Was also really pleased with the new Vasque Momenta shoes that I had worn only once before and only for a few miles.

Sunday, 10 May 2009

Fellsman 2009

Sunday 10th May and I have that very weary feeling, so it must be the day after the Fellsman. 61 miles and 11,000 feet of climbing, so this really does qualify as Grand Day Out. This is the fourth time that I have done this event and although the visibility was the best I have experienced it was pretty chilly with a stiff breeze and a few sharp, hypothermia inducing, showers.

This is one of my favourite races in the series. The route is great as it goes to the top of the hills, the organisation is brilliant and whilst always competitive, everyone seems to be enjoying themselves.

Unusually this year I had done a bit of recceing of the route. It was good to see the end section in daylight. There really are some good views from Great Whernside on a sunny day!

I set off not really knowing how I would perform this year, but as this was my fourth ultra this year, I was hoping to have gained a bit of fitness. But having been suffering with sinusitis, I did not know how well I could go.

The first climb up Ingleborough is hard work, but a fitting start to the race and I was not feelng as dreadful as I feared I might at the start. So grabbing a piece of flapjack it was off to Whernside where it was good to see Rachael having a good race and well up the field. Nicky Spinks and Sarah Rowell were flying and well up the field too. The weather started turning a touch inclement and in the blustery gale I managed to get my waterproof on....and never felt inclined to take it off for the rest of the day!

I always manage to forget one of the hills in this race and this year it was Blea Moor. Coming round the traverse, it loomed very large and suddenly there was a whole load of weather. Delaying the moment of puting my gloves on meant that my frozen hands could not even undo the zip of my coat without assistan ce,to get my tally clipped. As always the marshal at the top was smiling and stoical about his precarious position out in the elements. Getting out of the wind into the woods was a relief, but I was frozen as was everyone else around me. At Stonehouse the pasta was delicious and I have never seen the tent so crowded as we all took shelter. Having got some assistance to undo my rucksack , I got some more clothes on and headed off at a bit of a plodding pace. However the sun came out and after an hour or so I was feeling warm again and all those negative thoughts of packing in had been blown away.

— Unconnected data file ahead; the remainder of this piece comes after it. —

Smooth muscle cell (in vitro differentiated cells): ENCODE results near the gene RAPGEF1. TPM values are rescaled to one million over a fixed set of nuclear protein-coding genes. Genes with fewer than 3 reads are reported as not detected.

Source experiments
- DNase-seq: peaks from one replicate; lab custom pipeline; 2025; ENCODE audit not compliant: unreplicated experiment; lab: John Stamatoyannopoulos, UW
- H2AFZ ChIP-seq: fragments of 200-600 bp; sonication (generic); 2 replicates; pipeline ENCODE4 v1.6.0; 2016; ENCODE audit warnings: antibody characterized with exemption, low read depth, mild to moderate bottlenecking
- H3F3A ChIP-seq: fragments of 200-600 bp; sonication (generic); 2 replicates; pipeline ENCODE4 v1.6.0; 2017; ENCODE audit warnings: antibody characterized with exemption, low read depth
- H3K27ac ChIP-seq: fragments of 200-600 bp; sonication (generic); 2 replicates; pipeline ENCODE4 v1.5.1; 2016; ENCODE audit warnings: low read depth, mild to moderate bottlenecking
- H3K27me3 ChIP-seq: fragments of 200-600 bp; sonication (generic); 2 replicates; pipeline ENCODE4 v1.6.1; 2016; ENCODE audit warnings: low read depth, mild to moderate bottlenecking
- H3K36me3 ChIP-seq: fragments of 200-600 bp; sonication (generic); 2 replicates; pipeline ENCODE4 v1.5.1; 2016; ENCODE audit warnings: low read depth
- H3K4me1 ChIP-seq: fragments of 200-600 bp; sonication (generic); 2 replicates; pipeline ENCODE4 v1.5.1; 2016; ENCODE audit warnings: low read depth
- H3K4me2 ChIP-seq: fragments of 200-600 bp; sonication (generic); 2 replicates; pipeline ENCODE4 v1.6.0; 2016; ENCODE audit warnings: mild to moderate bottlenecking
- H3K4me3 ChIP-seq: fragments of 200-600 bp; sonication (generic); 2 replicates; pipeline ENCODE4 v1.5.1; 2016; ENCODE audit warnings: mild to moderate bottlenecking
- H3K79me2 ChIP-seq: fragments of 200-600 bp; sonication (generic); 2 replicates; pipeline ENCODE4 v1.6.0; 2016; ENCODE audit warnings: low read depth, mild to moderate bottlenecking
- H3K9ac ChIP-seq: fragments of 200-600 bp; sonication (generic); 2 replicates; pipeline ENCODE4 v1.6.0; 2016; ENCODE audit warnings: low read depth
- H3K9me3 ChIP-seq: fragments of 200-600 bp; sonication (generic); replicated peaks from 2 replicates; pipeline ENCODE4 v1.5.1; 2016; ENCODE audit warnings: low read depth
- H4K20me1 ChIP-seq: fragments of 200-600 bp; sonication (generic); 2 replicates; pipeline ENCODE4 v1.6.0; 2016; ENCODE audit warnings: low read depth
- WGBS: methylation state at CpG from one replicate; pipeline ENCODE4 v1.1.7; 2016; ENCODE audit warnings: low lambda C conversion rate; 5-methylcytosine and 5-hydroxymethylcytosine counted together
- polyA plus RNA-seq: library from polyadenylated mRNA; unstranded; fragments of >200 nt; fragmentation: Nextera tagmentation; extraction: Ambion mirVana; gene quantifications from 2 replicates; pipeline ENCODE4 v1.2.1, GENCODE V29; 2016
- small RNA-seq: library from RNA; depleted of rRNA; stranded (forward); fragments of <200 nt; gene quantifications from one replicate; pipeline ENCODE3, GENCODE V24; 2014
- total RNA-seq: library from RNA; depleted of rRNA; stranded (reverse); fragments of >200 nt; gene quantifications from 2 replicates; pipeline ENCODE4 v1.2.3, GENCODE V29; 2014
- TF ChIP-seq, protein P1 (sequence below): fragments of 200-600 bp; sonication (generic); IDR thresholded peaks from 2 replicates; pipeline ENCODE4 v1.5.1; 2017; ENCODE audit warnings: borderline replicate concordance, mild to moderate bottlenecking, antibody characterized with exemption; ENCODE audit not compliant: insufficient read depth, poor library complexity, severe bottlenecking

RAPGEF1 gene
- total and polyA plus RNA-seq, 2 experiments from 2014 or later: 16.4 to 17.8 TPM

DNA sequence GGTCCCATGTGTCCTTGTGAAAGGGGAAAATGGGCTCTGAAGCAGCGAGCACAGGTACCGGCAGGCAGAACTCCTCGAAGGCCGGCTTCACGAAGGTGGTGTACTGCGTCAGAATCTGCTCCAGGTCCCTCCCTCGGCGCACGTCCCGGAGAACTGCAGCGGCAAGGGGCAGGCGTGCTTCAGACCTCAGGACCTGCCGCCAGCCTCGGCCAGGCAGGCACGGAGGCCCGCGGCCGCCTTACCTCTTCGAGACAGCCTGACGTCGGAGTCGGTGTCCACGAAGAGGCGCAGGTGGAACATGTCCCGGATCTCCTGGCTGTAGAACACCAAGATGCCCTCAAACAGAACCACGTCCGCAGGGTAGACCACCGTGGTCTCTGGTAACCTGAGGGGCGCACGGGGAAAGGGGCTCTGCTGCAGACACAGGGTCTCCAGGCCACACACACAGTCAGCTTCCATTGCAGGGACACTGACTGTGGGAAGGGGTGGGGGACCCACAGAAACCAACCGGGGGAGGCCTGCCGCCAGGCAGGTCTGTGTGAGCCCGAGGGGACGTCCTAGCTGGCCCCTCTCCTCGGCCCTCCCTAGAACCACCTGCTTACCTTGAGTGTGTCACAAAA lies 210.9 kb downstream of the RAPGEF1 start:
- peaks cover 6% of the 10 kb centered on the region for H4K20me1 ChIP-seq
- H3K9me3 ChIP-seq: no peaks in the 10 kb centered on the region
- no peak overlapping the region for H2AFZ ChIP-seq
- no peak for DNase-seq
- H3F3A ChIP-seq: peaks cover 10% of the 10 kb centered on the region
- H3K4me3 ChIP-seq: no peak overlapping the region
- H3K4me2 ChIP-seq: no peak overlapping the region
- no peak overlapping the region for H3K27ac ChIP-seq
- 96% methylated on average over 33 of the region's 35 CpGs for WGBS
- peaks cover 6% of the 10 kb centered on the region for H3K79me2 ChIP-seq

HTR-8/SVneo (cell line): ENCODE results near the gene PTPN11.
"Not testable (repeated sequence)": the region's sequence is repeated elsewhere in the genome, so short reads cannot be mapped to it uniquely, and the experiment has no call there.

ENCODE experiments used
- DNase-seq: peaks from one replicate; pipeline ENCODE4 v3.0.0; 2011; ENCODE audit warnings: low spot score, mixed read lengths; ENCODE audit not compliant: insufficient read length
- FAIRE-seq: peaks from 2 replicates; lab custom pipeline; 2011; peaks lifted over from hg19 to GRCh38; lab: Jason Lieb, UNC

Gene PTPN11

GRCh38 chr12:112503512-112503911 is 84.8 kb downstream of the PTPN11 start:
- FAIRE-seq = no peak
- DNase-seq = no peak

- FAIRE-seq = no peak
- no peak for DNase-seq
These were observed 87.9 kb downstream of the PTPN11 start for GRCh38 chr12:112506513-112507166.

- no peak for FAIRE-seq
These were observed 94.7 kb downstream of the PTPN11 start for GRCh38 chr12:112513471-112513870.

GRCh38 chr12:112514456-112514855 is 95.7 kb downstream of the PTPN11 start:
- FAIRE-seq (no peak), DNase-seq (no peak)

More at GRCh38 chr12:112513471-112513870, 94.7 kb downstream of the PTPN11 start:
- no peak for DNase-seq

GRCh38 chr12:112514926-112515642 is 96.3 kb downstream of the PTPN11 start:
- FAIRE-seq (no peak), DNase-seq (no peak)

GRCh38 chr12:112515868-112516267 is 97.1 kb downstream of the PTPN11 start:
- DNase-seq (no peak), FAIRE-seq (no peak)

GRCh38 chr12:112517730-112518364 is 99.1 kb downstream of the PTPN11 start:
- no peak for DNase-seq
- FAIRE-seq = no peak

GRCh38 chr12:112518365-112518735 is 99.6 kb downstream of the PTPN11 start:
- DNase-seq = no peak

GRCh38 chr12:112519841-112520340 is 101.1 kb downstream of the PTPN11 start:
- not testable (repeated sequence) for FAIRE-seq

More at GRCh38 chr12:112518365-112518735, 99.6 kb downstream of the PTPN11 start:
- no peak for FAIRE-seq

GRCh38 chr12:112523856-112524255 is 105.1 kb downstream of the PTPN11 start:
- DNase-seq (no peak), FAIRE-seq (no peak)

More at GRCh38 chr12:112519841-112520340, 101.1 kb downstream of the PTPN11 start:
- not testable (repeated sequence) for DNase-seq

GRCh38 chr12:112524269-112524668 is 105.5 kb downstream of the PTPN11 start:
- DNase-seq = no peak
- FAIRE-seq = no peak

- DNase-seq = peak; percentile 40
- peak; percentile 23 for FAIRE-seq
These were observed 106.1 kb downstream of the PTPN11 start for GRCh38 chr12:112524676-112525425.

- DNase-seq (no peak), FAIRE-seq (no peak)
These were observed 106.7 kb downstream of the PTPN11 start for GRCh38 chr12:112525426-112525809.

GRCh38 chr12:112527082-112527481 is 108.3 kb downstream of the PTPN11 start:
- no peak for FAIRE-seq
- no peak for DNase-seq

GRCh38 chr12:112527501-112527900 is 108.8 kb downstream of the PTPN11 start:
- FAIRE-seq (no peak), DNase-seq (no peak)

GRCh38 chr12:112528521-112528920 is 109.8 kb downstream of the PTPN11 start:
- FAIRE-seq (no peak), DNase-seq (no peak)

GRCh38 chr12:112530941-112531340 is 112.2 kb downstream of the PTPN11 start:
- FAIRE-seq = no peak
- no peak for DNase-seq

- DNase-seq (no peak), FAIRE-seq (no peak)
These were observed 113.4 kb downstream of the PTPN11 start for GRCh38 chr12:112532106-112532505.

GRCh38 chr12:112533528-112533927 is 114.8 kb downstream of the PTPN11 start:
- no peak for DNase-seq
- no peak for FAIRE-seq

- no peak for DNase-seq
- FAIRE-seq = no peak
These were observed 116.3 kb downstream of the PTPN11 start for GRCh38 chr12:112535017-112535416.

It was at Redshaw that I caught up with Lewis and Jane, Gerry and Steve joined us up onto Dodd Fell and we then all went across Fleets Moss together. Middle Tongue was horrible! Having been up about a month ago after the dry and sunny spell in April, I had forgotten what a quagmire it quickly becomes. So we all got to Cray together and set off as a group up Buckden Pike. Another stunning sunset as we ascended up the gully and looked behind us.

As the sun set the moon came up and what a huge orange moon it was, filling the sky. We made good progress to Park Rash with a bit of jostling of position between the groups around us. Then up and over Great Whernside where the wind and mist threatened but that over we were on the home straight. Yarnbury came quicker than I expected and off we went down the road, which is not quite downhill all the way! Just past the drunken revellers and into the finish. Not my fastest time, but not my slowest either and great to be out in the hills with like-minded company.